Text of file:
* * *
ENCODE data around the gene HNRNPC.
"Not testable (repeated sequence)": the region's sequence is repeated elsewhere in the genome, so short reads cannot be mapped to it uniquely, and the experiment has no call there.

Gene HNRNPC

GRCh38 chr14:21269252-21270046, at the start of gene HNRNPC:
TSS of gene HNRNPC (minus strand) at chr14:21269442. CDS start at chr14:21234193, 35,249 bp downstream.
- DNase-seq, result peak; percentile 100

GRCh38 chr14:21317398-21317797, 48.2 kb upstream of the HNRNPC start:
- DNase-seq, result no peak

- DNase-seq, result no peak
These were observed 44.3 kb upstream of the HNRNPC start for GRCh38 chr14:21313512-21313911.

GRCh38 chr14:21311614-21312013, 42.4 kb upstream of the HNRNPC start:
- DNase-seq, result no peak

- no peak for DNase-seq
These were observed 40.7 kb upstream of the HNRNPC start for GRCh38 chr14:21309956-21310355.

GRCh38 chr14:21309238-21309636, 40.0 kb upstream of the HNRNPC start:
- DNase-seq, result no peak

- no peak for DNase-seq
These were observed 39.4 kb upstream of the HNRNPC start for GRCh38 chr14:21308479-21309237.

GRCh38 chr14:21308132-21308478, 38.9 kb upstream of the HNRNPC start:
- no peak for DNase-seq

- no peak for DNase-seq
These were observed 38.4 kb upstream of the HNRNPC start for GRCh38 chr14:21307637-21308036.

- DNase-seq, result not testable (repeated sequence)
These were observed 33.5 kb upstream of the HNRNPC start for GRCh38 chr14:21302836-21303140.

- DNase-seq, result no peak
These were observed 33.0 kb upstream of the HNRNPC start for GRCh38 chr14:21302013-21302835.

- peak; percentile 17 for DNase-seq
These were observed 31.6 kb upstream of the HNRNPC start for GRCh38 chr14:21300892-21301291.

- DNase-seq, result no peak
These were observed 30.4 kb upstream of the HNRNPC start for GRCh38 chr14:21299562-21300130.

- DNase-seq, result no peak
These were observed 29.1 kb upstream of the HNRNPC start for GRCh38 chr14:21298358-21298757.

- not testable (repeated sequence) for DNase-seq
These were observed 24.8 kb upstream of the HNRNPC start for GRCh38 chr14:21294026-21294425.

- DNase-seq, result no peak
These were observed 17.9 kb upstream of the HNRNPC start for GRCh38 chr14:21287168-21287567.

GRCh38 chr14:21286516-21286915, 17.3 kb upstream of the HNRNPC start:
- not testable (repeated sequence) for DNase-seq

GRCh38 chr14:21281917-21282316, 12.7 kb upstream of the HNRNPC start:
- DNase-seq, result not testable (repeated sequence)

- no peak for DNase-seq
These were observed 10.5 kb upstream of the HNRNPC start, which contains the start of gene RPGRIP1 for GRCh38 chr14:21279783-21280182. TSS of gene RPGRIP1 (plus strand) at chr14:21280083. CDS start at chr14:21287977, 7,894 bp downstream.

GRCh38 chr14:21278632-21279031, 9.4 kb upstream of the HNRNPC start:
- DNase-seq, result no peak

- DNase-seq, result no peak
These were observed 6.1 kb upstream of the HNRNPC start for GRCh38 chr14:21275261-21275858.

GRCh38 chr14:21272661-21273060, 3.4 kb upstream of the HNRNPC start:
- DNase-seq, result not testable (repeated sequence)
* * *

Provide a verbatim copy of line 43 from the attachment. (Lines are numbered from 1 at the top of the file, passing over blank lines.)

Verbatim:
GRCh38 chr14:21278632-21279031, 9.4 kb upstream of the HNRNPC start: